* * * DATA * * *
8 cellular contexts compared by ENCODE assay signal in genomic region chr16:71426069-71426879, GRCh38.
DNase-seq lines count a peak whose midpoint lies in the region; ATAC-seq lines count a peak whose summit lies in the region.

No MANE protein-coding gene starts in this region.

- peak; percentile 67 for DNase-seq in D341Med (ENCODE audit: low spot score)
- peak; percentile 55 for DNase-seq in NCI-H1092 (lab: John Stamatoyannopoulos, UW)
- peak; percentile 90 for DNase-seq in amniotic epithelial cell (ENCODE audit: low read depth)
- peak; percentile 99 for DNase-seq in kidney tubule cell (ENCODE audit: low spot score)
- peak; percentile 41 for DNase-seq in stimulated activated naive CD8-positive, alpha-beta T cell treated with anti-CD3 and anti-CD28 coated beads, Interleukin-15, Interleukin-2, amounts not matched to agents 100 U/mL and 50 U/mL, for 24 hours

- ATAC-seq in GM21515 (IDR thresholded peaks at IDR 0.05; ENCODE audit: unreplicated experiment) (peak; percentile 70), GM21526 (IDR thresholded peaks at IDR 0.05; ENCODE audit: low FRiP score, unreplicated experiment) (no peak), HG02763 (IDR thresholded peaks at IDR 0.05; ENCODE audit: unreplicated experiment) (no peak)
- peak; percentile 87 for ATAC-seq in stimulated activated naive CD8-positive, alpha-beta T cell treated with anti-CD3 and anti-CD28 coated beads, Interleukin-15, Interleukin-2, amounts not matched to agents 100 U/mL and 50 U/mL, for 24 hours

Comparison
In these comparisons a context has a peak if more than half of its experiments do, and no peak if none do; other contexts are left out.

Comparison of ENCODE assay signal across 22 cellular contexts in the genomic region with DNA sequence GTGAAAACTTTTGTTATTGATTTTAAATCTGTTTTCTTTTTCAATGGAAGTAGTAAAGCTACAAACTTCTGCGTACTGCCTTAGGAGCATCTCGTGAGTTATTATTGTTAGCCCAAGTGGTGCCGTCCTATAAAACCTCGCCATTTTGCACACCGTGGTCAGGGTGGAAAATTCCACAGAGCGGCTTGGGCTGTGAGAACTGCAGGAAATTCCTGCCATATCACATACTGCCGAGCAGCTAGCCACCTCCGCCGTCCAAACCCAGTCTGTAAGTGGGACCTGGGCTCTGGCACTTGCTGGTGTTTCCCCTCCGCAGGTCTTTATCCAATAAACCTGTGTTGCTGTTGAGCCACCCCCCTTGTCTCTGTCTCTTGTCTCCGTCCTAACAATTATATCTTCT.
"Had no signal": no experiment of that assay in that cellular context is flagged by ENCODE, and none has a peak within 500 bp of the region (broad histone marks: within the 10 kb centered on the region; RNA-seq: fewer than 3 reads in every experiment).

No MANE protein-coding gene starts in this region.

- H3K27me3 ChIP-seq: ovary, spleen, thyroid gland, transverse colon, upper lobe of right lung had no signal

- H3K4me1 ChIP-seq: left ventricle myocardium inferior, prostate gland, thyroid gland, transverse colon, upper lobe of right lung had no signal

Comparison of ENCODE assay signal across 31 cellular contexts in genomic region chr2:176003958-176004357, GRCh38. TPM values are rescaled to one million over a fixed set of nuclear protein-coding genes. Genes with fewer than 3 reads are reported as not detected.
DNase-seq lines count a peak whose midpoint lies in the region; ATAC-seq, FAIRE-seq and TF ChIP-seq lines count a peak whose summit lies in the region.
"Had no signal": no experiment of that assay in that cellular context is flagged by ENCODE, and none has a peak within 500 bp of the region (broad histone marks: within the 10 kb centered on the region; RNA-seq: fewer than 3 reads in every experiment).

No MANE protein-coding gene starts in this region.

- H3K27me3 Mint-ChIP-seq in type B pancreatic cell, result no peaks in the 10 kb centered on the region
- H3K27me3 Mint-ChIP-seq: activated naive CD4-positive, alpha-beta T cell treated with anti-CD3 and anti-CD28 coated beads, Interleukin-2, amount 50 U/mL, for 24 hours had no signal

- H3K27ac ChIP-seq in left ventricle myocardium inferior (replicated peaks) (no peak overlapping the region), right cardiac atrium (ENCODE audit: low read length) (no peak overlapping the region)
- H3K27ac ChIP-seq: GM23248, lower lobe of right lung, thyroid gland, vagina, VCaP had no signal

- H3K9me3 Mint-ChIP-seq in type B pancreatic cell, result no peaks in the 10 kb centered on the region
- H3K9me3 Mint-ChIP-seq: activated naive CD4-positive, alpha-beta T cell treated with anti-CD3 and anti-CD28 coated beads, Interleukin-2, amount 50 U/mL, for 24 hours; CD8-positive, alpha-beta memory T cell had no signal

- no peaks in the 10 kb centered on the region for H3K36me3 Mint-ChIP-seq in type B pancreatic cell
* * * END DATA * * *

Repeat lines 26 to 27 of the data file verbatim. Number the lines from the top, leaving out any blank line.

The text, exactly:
- H3K9me3 Mint-ChIP-seq in type B pancreatic cell, result no peaks in the 10 kb centered on the region
- H3K9me3 Mint-ChIP-seq: activated naive CD4-positive, alpha-beta T cell treated with anti-CD3 and anti-CD28 coated beads, Interleukin-2, amount 50 U/mL, for 24 hours; CD8-positive, alpha-beta memory T cell had no signal